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Jazmine Sullivan
Love Me Back Alex Macpherson , December 23rd, 2010 13:15

Her debut album, 2008's Fearless, garnered Philly soulstress Jazmine Sullivan a plethora of critical plaudits - among them a clutch of Grammy nominations. The praise mostly focused on her admittedly special voice, a husky alto of breathtaking power. That's both emotional and physical power: it is a battering ram of feeling, a bull in a china shop, and it provides the passionate heft that's the linchpin of her material, the weightiness that allows comparisons to greats such as Mary J Blige to stand up, ensuring that she's never less than convincing. But the praise for her vocal cords drowned out the fact that Fearless also showed Sullivan to be a remarkably ambitious artist, particularly regarding her stylistic restlessness: the album traversed reggae, Stargate pop balladry, tango, waltz and Daft Punk samples as well as classic R&B. Not for her the kind of crossover hype that has accompanied supposed "genre-smashers" such as Janelle Monáe, though - a measure of just how far babbling about sci-fi can get you compared to dissecting the minutiae of love and relationships in a creative, emotionally honest way.

Never mind: on Sullivan's follow-up, Love Me Back, her ambition has not been diminished - quite the reverse. It's a thoroughly exhilarating listen - and concise, too, clocking in at just 40 minutes, with only two songs exceeding the four-minute mark. Sullivan gets in, makes her point with panache and gets out - and she doesn't need to bust out of her genre to prove her creativity. Opener and lead single 'Holding You Down (Goin' In Circles)' demonstrates this from the outset. Not for it a lazy sample exhumed for a ready-made, recognisable hook: instead, its constantly chopping and changing snippets transforms old-skool breakbeats into a startling-sounding patchwork tapestry of memories. It's as though Sullivan is flicking obsessively through radio stations, trying to find the perfect fit for her mood, as caught up in that as in the cycle of co-dependence that she laments in the song.

'Holding You Down' is something of a red herring: Love Me Back mostly finds Sullivan in buoyant mood, wrestling far fewer demons than on Fearless. Sure, her slow realisation that she's being taken for a fool on the aching 'Good Enough' stings - but once she shows that fool the door, she's ready to let her hair down. 'Don't Make Me Wait' is a coquettish and utterly irresistible disco number that finds Sullivan, improbably, on the dancefloor making eyes at boys and crooning, "I'll get my Vanity 6 on." She's barely recognisable, singing with actual restraint in a higher register, like a woman who's had a full makeover post-breakup and can't wait to show it off. 'Love You Long Time' finds her back in love, but this time elated: one of the most inventive arrangements on the album, sassy fingerclicks give way to a military tattoo and the most exultant, carolling backing vocals. The album finishes with Sullivan flipping its pleading title on its head: 'Luv Back' is a celebratory reggae kiss-off, complete with airhorns and 'Hold Yuh'-style piano plinking, that sounds like a great lost Lady Saw song.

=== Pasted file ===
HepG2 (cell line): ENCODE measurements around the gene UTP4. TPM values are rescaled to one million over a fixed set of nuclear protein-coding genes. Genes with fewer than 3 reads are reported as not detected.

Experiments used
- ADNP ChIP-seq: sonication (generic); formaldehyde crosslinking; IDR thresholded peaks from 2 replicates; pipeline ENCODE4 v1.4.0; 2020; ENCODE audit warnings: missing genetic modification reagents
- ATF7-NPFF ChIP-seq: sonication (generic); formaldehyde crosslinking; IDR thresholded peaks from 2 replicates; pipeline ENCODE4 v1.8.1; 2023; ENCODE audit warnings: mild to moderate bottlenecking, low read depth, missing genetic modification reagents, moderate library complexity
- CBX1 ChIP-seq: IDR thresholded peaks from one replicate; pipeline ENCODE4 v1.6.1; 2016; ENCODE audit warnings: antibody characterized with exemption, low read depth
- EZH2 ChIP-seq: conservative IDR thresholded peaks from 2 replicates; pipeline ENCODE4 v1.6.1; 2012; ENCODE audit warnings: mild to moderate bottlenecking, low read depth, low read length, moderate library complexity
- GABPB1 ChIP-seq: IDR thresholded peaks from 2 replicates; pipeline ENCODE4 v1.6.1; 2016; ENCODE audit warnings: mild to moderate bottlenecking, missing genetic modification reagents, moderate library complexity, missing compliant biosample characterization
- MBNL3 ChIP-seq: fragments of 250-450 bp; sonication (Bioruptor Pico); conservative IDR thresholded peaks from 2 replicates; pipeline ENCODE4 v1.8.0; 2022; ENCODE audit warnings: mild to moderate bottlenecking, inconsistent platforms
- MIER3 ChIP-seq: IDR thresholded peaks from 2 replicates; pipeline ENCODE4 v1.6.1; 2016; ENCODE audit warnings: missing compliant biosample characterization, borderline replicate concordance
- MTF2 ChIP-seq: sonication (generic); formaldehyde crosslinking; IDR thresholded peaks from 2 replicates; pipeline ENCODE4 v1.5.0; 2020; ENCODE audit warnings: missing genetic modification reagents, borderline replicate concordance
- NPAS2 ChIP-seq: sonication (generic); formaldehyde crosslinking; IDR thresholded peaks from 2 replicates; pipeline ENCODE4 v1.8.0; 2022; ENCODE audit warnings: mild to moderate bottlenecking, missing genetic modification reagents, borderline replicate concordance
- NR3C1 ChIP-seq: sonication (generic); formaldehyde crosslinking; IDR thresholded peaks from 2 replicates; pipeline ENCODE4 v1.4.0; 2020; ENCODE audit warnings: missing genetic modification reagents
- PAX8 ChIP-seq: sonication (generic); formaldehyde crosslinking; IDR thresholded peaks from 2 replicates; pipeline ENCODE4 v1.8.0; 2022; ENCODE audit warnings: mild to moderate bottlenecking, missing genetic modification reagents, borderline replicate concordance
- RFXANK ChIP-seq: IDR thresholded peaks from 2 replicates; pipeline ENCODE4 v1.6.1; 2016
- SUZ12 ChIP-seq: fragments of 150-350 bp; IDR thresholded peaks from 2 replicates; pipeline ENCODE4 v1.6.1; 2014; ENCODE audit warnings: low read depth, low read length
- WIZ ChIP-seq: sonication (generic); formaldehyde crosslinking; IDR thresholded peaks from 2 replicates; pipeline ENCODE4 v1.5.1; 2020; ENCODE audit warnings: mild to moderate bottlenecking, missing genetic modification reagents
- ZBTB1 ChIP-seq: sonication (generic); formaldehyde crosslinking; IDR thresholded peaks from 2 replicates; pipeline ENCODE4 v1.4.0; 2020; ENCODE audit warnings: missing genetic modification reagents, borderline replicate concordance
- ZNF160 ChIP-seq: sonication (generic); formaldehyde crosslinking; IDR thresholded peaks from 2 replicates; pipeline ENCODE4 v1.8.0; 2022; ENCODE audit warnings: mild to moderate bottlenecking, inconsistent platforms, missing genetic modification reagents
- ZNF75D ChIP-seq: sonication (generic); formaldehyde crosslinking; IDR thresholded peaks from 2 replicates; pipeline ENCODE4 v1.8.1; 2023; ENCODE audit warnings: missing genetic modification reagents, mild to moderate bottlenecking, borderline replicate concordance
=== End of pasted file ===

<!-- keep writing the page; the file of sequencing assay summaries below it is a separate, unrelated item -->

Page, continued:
In her sheer joy, Sullivan also flips her entire selling point around. The rawness of her roar seemed tailor-made for tear-jerking confessionalism: it's the kind of voice that's associated with heartbreak and loss. On Love Me Back, she turns its overwhelming strength of feeling into the perfect vehicle for joyous liberation. Indeed, the album's weakest moments come when, as on '10 Seconds', she delves back into deepest, darkest Sullivania-by-numbers. 'Holding Me Down' apart, Sullivan's best representations of more painful emotions come when she flexes her songwriting muscles more theatrically: the alliance of spoken-word narratives of crack whores and domestic abusers to a massive gospel chorus on 'Redemption', the ringing-all-too-true wit of battle of the exes 'U Get On My Nerves', on which Sullivan and Ne-Yo snipe pettily and cattily at each other. (Why Ne-Yo was unable to write anything half as precise on his own disappointing Libra Scale album is a mystery.)

R&B artists tend to receive most critical praise when they ostentatiously bust out of their genre - when they make a point of removing themselves from its formalism. Sullivan, though, proves how much more mileage there is in letting your ideas run riot while staying true to genre values - and has made the most creative R&B album of the year to prove it.